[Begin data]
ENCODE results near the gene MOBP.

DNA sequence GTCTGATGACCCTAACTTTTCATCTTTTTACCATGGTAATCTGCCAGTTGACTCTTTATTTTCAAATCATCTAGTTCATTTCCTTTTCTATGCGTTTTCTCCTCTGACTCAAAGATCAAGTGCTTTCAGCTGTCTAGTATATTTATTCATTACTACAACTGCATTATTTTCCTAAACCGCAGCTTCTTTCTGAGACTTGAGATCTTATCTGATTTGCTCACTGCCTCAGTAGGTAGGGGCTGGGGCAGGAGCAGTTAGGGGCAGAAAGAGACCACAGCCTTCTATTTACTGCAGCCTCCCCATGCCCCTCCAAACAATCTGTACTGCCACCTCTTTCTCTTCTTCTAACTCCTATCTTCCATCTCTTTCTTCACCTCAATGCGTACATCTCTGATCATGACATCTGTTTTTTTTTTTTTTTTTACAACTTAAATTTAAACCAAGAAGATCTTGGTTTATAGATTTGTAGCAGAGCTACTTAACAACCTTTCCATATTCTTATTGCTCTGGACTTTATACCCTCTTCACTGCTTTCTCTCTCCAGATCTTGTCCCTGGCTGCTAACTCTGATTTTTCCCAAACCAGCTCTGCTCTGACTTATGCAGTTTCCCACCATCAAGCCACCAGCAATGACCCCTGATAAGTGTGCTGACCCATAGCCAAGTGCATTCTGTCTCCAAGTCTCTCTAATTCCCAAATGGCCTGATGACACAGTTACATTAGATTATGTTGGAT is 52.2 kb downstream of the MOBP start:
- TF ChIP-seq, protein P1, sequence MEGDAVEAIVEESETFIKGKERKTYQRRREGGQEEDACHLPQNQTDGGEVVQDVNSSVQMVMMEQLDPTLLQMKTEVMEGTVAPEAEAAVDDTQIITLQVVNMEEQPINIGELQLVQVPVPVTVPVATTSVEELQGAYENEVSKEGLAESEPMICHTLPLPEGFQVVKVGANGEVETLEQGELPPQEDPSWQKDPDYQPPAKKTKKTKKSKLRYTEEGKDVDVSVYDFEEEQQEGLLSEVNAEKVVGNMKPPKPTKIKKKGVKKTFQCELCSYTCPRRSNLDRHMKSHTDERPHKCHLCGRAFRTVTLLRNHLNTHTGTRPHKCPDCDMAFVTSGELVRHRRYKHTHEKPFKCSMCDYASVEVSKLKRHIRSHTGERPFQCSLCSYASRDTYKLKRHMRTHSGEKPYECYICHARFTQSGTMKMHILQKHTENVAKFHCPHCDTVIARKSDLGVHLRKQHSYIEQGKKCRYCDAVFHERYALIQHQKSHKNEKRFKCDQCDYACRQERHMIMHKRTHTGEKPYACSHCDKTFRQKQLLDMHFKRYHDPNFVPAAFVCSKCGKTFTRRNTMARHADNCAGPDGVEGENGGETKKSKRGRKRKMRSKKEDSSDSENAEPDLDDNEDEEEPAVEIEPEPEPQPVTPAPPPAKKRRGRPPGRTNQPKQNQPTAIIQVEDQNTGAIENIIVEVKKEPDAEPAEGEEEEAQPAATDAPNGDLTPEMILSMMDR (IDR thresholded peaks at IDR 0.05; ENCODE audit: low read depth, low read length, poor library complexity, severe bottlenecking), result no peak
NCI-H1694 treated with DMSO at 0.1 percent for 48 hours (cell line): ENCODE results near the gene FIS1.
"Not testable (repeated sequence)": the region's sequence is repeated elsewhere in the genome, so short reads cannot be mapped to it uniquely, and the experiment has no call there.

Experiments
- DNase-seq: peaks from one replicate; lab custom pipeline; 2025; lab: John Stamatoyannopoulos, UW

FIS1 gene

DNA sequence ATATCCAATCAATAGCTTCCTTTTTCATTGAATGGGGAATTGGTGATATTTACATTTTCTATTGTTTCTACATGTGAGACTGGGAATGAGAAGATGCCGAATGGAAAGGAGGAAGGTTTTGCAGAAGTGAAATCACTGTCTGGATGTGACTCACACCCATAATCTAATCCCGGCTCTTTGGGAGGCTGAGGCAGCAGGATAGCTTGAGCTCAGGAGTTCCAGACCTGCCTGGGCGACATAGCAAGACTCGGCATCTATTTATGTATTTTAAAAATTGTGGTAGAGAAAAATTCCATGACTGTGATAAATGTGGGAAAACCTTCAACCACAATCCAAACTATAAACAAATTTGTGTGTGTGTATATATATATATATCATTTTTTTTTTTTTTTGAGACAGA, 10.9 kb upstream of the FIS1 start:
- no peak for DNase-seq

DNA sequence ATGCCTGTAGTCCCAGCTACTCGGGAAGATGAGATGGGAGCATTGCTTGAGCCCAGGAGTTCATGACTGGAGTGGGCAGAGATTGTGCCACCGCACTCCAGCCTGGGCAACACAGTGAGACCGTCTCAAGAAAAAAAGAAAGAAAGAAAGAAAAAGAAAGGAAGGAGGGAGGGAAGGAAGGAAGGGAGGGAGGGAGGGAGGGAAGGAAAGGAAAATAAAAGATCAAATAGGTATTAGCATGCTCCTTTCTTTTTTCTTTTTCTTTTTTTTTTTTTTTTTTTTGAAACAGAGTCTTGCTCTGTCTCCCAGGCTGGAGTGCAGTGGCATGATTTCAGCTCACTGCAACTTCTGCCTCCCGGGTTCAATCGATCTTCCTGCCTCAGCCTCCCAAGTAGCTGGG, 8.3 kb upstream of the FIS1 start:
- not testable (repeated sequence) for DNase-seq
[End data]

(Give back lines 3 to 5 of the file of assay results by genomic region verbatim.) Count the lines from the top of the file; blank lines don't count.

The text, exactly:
- TF ChIP-seq, protein P1, sequence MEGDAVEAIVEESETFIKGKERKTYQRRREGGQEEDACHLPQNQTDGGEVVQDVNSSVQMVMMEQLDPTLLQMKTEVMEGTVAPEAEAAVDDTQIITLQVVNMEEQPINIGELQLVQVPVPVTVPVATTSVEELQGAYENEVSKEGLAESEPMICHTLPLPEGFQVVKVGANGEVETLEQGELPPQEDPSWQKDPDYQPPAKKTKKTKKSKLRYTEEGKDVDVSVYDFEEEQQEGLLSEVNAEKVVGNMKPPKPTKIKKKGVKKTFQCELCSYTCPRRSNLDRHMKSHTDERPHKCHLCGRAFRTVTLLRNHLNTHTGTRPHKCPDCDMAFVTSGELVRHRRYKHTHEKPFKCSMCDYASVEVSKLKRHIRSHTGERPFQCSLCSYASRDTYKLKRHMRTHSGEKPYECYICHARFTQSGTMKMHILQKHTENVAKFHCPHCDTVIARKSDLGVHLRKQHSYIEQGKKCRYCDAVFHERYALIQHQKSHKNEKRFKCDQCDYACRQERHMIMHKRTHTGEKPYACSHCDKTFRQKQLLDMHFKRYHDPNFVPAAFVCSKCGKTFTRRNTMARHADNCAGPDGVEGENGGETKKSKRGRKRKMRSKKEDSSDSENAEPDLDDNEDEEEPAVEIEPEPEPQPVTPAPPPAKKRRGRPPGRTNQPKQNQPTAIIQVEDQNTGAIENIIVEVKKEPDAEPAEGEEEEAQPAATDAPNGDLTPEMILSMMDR (IDR thresholded peaks at IDR 0.05; ENCODE audit: low read depth, low read length, poor library complexity, severe bottlenecking), result no peak
NCI-H1694 treated with DMSO at 0.1 percent for 48 hours (cell line): ENCODE results near the gene FIS1.
"Not testable (repeated sequence)": the region's sequence is repeated elsewhere in the genome, so short reads cannot be mapped to it uniquely, and the experiment has no call there.